Chromatic aberration is an image defect, reducing the sharpness of an image and originating from the unequal refraction of different light wave lengths. The aberration originates particularly in the edges of an image in the form of color fringes.
There are two types of chromatic aberration: longitudinal (typical at long focal lengths) and lateral (typical at short focal lengths).
LD (Low dispersion) glass is used to minimize this mistake. Particularly the photosensitive sensors of digital SLR cameras are sensitive for chromatic aberration; hence, its minimization is especially important in Di and Di II lenses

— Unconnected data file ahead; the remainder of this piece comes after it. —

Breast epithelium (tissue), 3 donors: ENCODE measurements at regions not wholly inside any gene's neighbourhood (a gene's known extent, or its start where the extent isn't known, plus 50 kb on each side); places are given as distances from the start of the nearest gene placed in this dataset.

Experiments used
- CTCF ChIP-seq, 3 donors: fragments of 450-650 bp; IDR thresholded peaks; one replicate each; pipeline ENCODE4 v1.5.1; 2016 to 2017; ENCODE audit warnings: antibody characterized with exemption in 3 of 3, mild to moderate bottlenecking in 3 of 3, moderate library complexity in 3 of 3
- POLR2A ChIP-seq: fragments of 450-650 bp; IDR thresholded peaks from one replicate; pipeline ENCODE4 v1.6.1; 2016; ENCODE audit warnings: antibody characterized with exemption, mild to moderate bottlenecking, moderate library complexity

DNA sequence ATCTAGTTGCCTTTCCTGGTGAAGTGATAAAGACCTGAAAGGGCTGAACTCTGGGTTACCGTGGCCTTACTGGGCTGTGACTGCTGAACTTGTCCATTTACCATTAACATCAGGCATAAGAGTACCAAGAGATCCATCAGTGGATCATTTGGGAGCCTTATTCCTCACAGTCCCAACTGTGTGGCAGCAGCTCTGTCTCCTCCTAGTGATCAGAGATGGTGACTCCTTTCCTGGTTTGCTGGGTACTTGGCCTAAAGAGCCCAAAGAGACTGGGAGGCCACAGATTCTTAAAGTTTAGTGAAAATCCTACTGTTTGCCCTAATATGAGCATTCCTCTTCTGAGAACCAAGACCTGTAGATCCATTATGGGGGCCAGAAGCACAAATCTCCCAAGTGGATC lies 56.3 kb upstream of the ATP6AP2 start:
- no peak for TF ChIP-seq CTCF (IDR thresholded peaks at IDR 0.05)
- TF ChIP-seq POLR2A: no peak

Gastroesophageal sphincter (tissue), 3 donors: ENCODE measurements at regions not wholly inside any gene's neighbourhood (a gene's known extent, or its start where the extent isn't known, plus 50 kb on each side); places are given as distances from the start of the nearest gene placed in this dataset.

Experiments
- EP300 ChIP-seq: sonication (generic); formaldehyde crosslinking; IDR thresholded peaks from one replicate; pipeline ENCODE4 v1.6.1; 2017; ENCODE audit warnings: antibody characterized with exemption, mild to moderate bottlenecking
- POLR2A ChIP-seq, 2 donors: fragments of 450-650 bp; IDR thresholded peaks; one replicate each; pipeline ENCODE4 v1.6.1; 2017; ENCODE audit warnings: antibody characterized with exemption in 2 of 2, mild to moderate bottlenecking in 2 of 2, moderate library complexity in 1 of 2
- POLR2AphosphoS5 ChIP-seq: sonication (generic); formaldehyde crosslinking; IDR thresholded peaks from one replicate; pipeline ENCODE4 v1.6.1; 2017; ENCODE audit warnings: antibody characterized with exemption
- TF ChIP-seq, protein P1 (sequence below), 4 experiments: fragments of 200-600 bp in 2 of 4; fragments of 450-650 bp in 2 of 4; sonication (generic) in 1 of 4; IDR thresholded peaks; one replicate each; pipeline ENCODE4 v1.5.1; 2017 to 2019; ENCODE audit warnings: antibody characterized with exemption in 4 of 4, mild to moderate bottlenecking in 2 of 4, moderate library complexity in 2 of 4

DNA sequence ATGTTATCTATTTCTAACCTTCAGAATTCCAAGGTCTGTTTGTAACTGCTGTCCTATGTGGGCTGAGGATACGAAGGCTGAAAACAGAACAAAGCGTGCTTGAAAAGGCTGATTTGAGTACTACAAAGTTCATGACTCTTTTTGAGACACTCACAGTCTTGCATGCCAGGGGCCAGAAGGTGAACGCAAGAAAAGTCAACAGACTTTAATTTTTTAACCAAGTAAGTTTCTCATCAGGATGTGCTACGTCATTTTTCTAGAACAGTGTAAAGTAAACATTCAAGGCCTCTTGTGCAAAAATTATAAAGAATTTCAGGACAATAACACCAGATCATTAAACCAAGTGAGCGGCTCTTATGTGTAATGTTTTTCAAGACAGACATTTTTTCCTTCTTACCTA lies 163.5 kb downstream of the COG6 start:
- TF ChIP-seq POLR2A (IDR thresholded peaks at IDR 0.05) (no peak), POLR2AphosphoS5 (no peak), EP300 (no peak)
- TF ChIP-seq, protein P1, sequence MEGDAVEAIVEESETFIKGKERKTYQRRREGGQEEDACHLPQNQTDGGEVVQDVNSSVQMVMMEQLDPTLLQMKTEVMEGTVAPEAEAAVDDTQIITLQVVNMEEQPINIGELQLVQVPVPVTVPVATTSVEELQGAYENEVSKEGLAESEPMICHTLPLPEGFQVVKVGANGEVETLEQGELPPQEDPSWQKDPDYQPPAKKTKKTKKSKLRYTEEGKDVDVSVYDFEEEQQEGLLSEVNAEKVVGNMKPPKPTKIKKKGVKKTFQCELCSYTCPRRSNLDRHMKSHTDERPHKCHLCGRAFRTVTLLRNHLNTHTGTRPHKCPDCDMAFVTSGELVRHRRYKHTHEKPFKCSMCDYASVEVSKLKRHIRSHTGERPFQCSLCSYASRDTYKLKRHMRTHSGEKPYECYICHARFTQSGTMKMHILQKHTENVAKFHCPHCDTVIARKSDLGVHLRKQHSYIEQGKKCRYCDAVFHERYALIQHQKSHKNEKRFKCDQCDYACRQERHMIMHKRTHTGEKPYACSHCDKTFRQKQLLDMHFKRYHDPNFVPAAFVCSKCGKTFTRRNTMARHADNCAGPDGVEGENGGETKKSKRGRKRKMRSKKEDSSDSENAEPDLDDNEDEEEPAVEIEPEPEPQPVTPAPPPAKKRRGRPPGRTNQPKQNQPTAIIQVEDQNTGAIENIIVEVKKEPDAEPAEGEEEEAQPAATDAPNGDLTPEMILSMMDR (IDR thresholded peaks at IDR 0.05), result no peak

The above diagram shows the difference in chromatic aberration between optical glass and LD glass elements
Coma is an aberration resulting from beams of light which lie beyond the optical axis. The beams of light pass through an off-axis point causing the lens to focus at different points. The picture points are scattered, and appear as a comet-shaped blur.
With imperfect optical systems this grouping occurs asymmetrically. Instead of a sharp airy disk, a picture point with a tail directed toward the edge of the optics occurs. This appearance can be diminished by fading out the edges of the rays.